Categotry Archives: Values

The Mentor Myth


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Looking back on my business career, I wished that I would have had a mentor. How much more could I have accomplished by having someone to better guide me?

That statement is the myth of the mentor. Myth you say? It certainly sounds reasonable to me.

I think the myth comes from my thinking that if I had had a mentor, I would have actually listened to him or her.

As I think back, although I was definitely confident in myself, I can safely say I wasn’t secure. Isn’t confidence the same thing as being secure? I used to think so but what I did was use my confidence to mask my insecurity.

Confident people who are not secure don’t need help or advice, their plans are clearly better than anyone else’s. Confident and insecure people don’t need to listen to other ideas or solutions because their way is the best way. Confident yet insecure people look at others, shake their head, roll their eyes and think “they just don’t get it”.

Confident yet insecure people think they are the smartest person  in the room even when they are not. If their ideas are challenged they have a tendency to belittle the challenger instead of offering sound reasons for refuting the challenger’s ideas. They rarely answer direct questions and have learned to obfuscate by either not answering or answering a question with another question of their own.

If something goes awry, instead of taking responsibility for their actions, insecure people always look for someone or something to lay the blame on.

Confident secure people seek out advice and help. They are secure enough in themselves to want to search for better and more ingenious ways. Secure people are open to other reasoned ideas that may be better than their own. When they make a decision they own their decisions. They do not blame others if there is a problem and they do not have the need to always take credit when things go well. When asked a question they answer it in a direct reasoned manner they do not have a need to obfuscate.

To this day, asking personal and business friends for help is difficult for me. This is true even when I know that fundamentally, people like to help. I certainly know I enjoy strategizing with others about their personal or business plans and directions.

The moral of the story? Don’t make the mistake of thinking being confident is being secure.  This way, if you are blessed with having a good adviser, you may actually listen to and benefit from listening to them.

Accepting Consequences of Choice


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When I was a small kid of around 6 years old I wanted to go to see a local house-fire with some of the older kids in the neighborhood.  My dad told me not to go. If I did go, it would be my choice and I would have to suffer the consequences of my choice. Using the short term thinking of a child, how could I possibly get in trouble if I went with a group of older, wiser 12 and 13 year olds? So, I traveled the three or four blocks to see the house on fire. When my dad noticed I was gone he came looking for me. He found me standing with the other kids watching that fire! I then had to pay the piper for my actions!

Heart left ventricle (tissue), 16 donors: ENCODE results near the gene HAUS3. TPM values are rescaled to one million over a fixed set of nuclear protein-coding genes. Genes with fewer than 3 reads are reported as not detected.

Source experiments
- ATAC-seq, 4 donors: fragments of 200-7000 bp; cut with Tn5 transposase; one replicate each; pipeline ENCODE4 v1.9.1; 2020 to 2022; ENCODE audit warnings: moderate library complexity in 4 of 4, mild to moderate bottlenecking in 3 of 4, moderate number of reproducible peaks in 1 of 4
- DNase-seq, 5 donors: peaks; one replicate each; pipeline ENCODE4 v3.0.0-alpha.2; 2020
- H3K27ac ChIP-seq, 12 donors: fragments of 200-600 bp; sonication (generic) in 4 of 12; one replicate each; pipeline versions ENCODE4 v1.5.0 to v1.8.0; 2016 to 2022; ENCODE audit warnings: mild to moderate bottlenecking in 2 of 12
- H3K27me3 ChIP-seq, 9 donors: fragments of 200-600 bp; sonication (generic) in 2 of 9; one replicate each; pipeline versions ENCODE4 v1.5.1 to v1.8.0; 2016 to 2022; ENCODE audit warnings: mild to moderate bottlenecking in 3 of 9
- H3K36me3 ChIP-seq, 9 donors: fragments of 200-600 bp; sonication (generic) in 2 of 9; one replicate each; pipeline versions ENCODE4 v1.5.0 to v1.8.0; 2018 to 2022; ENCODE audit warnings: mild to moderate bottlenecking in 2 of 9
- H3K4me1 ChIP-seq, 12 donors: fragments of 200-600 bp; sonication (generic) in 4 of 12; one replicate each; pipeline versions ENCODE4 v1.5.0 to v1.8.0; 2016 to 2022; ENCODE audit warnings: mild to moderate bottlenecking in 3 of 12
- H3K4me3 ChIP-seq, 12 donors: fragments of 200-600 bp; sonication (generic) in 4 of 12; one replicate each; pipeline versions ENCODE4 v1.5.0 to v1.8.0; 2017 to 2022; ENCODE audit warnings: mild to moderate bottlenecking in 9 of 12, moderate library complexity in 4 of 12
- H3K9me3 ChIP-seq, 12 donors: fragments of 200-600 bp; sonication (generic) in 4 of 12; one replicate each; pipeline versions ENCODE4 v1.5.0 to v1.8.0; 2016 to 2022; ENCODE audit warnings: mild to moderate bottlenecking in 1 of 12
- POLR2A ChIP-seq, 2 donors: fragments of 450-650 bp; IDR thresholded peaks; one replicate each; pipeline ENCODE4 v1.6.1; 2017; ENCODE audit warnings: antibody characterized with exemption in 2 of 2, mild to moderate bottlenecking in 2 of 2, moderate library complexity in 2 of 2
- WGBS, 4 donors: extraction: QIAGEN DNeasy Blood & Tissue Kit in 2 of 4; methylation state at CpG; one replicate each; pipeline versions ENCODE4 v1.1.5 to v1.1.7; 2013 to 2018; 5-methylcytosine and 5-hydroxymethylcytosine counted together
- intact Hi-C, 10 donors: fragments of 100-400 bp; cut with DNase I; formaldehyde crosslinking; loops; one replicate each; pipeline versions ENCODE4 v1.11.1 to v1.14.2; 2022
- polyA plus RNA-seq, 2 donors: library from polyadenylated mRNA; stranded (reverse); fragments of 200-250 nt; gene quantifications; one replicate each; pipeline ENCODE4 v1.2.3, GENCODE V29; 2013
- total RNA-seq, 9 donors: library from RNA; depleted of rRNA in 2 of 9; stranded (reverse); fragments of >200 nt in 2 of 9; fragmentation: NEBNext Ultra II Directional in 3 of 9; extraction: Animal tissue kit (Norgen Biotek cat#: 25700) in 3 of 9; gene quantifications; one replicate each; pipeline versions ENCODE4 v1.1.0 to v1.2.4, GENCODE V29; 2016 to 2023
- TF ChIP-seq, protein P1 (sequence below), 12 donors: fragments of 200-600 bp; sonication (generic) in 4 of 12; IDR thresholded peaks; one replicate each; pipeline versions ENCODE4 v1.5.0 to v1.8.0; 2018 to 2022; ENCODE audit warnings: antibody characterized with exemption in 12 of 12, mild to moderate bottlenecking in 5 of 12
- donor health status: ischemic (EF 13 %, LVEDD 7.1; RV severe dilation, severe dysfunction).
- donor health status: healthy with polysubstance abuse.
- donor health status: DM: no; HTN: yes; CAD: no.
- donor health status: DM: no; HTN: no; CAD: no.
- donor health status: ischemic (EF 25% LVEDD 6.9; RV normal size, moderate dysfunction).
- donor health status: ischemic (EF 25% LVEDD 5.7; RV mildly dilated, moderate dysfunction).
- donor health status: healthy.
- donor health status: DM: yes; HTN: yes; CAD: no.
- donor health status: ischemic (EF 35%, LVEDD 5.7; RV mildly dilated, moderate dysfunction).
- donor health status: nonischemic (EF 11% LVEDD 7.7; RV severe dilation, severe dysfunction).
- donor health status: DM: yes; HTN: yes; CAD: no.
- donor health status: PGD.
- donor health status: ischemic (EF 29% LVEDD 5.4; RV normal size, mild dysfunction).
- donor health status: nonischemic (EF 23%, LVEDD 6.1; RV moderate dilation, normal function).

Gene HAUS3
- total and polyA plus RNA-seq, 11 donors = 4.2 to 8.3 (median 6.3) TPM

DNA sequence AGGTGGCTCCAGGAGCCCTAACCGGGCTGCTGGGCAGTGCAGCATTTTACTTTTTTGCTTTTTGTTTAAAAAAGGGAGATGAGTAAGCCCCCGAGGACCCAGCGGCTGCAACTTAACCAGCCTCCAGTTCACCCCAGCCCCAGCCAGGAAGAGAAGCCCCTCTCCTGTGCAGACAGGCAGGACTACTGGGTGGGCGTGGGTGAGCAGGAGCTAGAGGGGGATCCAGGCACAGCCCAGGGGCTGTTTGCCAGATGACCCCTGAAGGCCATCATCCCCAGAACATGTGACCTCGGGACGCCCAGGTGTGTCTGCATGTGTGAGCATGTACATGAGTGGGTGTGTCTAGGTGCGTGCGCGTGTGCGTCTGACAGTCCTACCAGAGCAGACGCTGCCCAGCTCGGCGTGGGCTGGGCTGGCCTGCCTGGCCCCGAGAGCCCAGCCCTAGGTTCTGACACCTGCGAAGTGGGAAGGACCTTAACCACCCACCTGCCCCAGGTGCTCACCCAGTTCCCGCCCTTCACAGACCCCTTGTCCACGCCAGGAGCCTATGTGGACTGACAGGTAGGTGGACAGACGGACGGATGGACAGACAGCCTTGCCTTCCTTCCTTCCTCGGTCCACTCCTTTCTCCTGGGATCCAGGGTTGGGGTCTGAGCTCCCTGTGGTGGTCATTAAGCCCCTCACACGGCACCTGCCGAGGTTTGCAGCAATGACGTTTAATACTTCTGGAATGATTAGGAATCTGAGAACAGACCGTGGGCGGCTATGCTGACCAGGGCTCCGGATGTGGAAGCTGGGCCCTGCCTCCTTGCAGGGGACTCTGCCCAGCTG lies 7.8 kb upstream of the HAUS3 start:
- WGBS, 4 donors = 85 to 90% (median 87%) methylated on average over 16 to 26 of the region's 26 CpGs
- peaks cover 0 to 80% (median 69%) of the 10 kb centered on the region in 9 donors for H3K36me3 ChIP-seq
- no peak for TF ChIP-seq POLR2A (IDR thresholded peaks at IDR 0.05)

My dad made me cut a small switch from one of the fruit trees in our yard so he could spank me with it. Although he gave me one quick stinging tap on the touche for my punishment, the real punishment was my having to endure the shame of cutting my own weapon of punishment! He also said something I didn’t understand until years later. My dad told me that “this hurts me far more than it will hurt you”. That day I learned a few valuable lessons from my dad. He may not have been mindful of his teaching but I never forgot his disappointment in me. My dad only delivered the punishment for the poor choice I chose to make.

To this day, I believe in the importance of accepting the political consequences of the choices we make in all walks of our life. I think that whether you are in the workplace or in our country’s capitol, people believe if they own up to their poor choices that they will lose their power. In reality, they would gain more power because the electorate would actually believe them. Same thing happens in the workplace. If you are honest and take your medicine, you build the trust people have in you.

#3 – Tell the Truth: Pelzie’s Principles (Part 4 of 4)


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Tell the truth … the third Pelzie Principle, seemingly simple but possibly the most difficult for his kids or anyone else to authentically grasp.

I think the reason telling the truth is difficult is because we can so easily rationalize and convince ourselves that we aren’t stretching the truth. The easiest lies, and possibly the hardest to detect, might be the lies we tell ourselves. Jonathan Haidt from the University of Virginia says that the greatest moral philosophers are the best at rationalizing their own lies. We see this in politics and business all of the time but, can we rationalize and lie to ourselves about our own authenticity?

In the late 90’s our company, Ex Officio, Inc., attended the Outdoor Retailer trade show, an important four day event held twice a year in Salt Lake City. Our company had nonstop appointments from the beginning of the show to the end. After one meeting, I noticed our National Sales manager was having an intense discussion with two women from one of our smaller accounts. I didn’t know the account so I decided I would go over and introduce myself. It didn’t take long for me to figure out that I had interjected myself into the middle of a difficult discussion about short shipping this customer. Short shipping is when a company does not fully fulfill a customer’s purchase order.